ASX-listed Mineral Commodities has delivered a breakthrough in the purification of large flake graphite for use in battery anode material without the use of traditional and highly toxic hydrofluoric acid. Electrochemical testing of graphite sourced from ASX-listed Mineral Commodities’ Skaland graphite mining and processing operation in Norway has delivered a high-purity graphite anode material comparable in efficiency and capacity to industry standards.
The company believes Skaland to be one of the highest-grade operating flake graphite mines in the world and one of a handful of graphite producers in Europe.
Under the testing, uncoated spherical graphite from Skaland was purified using the company’s environmentally sustainable process that was recently developed by leading Australian government research organisation, CSIRO. To provide a reference, the process was also run on high-quality commercially available natural graphite anode material.
The innovative process utilises standard industrial reagents and critically avoids the use of toxic hydrofluoric acid. The traditional use of the toxic substance has meant most of the western world refuses to licence its use, leaving China as the world’s predominant hub for graphite purification. Mineral Commodities’ breakthrough could soon open an alternative path.
According to the company, testing of Skaland graphite through its proprietary process has now produced cells with an average first cycle efficiency of 90.6 per cent, almost identical to the commercial reference material of 90.7 per cent efficiency.
First cycle efficiency represents an important performance indicator where loss of lithium is measured in the formation of a protective layer on graphite anodes.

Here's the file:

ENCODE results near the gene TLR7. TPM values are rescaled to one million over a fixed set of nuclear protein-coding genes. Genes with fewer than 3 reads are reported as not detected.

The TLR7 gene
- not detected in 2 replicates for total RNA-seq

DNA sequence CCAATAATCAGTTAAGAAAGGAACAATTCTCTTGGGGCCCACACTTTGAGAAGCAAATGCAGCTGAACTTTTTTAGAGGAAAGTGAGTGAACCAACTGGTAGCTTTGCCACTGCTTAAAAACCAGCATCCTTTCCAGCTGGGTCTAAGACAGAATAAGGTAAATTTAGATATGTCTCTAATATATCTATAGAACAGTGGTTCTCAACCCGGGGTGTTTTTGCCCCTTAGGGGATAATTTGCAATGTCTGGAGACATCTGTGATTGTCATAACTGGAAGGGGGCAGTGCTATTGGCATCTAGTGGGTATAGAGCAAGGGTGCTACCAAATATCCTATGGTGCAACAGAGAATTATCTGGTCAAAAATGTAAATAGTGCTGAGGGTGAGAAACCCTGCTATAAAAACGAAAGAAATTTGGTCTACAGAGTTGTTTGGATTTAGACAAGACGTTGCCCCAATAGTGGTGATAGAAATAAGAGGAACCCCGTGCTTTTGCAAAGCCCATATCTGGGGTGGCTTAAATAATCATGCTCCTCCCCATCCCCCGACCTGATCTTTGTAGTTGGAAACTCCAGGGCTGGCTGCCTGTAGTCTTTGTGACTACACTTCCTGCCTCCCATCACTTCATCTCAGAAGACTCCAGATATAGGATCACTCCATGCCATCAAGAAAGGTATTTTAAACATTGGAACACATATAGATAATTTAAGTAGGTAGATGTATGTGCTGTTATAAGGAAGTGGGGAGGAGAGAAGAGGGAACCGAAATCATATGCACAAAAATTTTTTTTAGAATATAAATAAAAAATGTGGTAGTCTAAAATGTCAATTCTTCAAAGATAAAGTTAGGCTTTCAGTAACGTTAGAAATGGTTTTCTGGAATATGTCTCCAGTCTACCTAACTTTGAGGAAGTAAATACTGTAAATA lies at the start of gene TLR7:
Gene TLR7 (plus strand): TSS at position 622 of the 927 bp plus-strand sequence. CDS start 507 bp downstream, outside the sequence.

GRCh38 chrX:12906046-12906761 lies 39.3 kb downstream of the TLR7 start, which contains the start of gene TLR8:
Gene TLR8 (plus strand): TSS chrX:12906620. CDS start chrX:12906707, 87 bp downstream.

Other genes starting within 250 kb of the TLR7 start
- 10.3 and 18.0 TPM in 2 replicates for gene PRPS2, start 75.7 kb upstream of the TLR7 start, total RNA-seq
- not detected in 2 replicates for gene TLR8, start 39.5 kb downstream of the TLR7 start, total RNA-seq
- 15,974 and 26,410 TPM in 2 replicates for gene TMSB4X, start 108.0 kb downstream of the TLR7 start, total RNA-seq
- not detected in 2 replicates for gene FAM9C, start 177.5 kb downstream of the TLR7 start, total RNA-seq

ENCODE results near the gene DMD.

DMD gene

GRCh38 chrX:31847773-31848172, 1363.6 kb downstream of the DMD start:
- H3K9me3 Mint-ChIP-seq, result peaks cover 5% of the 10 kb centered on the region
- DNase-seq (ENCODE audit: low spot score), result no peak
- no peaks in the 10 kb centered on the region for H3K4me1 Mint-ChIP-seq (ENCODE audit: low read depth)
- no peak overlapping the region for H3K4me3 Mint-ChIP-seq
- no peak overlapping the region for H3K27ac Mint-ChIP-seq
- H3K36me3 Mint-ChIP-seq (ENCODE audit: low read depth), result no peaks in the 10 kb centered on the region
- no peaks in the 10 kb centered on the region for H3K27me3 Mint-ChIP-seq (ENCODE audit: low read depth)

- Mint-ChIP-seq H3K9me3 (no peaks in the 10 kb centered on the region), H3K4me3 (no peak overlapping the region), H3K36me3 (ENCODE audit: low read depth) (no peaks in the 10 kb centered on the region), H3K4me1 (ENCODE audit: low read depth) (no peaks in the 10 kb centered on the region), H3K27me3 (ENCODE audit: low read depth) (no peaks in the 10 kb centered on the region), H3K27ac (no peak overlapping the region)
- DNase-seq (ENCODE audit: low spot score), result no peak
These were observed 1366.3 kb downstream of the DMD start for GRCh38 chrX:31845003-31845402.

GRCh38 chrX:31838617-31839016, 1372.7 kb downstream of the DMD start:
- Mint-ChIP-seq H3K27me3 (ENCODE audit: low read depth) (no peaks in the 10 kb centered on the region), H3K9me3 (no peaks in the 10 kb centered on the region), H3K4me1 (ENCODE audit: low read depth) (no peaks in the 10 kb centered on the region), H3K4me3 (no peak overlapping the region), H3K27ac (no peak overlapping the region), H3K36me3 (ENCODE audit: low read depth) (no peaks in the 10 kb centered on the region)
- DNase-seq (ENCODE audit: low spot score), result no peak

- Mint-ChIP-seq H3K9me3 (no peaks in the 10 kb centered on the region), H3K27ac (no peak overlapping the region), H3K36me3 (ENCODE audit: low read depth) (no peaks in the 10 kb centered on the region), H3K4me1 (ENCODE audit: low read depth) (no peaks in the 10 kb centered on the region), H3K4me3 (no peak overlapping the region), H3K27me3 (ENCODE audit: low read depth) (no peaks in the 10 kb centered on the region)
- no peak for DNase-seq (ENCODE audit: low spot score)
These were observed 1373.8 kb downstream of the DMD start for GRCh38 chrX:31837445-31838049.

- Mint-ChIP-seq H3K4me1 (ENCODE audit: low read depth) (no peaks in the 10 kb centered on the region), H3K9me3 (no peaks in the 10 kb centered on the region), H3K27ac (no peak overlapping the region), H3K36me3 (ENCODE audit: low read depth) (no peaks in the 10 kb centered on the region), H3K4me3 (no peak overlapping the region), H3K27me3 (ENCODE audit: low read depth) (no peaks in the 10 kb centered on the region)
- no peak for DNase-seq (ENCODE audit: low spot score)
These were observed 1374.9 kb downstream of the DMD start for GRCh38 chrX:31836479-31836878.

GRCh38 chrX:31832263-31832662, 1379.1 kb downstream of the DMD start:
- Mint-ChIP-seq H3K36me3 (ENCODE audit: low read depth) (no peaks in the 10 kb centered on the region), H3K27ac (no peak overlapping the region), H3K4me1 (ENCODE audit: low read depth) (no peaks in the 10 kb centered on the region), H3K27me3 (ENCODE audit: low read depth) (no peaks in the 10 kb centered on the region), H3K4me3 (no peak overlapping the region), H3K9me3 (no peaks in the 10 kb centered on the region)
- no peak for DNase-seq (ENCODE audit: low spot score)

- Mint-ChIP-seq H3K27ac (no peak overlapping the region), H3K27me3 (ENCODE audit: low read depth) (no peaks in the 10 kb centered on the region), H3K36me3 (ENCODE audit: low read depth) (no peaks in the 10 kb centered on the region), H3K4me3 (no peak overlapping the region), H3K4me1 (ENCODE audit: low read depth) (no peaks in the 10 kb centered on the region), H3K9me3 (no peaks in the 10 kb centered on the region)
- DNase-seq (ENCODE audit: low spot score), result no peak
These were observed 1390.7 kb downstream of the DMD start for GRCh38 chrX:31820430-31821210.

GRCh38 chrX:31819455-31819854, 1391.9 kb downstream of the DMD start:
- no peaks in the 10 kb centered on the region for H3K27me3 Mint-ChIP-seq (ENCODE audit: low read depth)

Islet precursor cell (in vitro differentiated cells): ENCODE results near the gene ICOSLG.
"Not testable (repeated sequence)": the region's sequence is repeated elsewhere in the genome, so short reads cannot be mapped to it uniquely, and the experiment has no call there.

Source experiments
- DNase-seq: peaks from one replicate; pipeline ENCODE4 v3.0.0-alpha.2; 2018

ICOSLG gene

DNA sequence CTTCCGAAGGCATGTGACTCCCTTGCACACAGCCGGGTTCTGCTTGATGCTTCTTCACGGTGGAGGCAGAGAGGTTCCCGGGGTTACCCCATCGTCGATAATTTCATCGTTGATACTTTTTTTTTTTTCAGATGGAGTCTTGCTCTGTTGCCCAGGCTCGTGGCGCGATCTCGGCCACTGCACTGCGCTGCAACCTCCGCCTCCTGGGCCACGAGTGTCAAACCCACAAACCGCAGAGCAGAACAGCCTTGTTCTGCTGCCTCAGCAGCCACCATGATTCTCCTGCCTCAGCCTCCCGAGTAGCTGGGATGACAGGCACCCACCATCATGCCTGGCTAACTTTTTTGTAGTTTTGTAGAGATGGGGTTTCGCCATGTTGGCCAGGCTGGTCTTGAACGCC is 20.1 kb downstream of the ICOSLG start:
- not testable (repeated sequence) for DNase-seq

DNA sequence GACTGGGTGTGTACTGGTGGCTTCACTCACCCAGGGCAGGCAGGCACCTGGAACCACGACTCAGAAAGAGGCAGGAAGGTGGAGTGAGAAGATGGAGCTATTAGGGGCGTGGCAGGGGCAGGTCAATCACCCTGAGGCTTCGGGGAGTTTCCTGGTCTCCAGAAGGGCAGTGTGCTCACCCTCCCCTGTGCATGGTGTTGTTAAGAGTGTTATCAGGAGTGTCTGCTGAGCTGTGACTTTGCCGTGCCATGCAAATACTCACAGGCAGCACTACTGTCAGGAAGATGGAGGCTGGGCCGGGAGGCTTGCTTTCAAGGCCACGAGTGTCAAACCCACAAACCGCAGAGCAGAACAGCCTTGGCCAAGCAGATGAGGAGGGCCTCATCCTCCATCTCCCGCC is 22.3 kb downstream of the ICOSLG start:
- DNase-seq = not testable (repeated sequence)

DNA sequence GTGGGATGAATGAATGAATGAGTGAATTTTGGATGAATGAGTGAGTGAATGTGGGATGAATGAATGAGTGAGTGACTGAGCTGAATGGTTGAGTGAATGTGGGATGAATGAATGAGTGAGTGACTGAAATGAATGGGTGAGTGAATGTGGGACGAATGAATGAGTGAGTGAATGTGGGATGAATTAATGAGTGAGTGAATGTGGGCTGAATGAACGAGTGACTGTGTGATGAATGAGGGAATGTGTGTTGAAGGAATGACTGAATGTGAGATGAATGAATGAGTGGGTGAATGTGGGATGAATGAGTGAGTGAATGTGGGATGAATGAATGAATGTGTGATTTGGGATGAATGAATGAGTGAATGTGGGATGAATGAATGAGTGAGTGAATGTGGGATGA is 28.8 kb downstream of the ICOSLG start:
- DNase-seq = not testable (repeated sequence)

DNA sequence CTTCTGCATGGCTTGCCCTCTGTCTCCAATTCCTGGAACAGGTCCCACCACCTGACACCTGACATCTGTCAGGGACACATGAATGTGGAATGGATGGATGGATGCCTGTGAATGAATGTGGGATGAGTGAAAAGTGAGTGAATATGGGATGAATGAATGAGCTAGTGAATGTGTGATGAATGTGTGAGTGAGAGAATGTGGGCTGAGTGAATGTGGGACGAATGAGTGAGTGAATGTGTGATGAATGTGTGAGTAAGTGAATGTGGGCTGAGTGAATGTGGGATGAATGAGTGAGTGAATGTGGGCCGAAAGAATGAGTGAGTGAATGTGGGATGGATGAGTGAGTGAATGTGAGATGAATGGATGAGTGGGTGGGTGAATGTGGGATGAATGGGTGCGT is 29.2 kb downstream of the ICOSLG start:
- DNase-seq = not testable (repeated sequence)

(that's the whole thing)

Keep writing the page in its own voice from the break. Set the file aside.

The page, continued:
Steady-state capacity for Skaland anodes clocked in at 369 milliampere hours per gram in the testing, outperforming cells containing the commercial reference anode result of 363 mAh/g.
The extraordinary result is only barely below the theoretical maximum electrical energy storage capacity for graphite anodes of 372 mAh/g.
Mineral Commodities recently made the move to demerge its Norwegian assets into a separate entity, Ascent Graphite. The decision follows a strategic review as the company aims to unravel value from its Skaland graphite operation and access funding for the venture.
The new Norwegian incorporated company will look to develop a dedicated active anode materials plant to tap into the rampant electric vehicle battery and energy storage markets in Europe.
A key component of lithium-ion batteries is graphite – the primary material used for manufacture of battery anodes.
Interestingly, of all new cars registered in Norway this year, more than 90 per cent were electric.
These results demonstrate the favourable electrochemical properties of Skaland material and it appears that the environmentally sustainable purification process produces anode material with similar performance to commercially available anode materials from China.
With these results, we are demonstrating that CSIRO’s innovative new purification process can produce material that looks promising in today’s market but made using technology that is environmentally responsible and sustainable.
The company’s Skaland operation consists of the Traelen graphite mine, processing facilities and port infrastructure on the island of Senja in northern Norway.
The technological advancements have also been matched by a significant recent upgrade to its mineral resource estimate for Traelen, now standing at 1.84 million tonnes grading an impressive 23.6 per cent total graphitic carbon, or “TGC”.
The resource includes a maiden reserve of 640,000 tonnes going a spectacular 24.8 per cent TGC that, according to the company could potentially provide ore for 13 years of production.
A recent report by leading international provider of business research, BloombergNEF concluded that globally, some 58 per cent of all new manufactured vehicles by 2040 are projected to be either electric or hybrid.
According to the company, 90 per cent of the world’s natural flake graphite is sourced from only six countries. The entire global battery anode production industry is located in four nations and none in Europe, it added.
The technical breakthrough achieved by Mineral Commodities, in collaboration with CSIRO, appears to have propelled the company to the forefront of the green revolution and the global shift to electric mobilisation.
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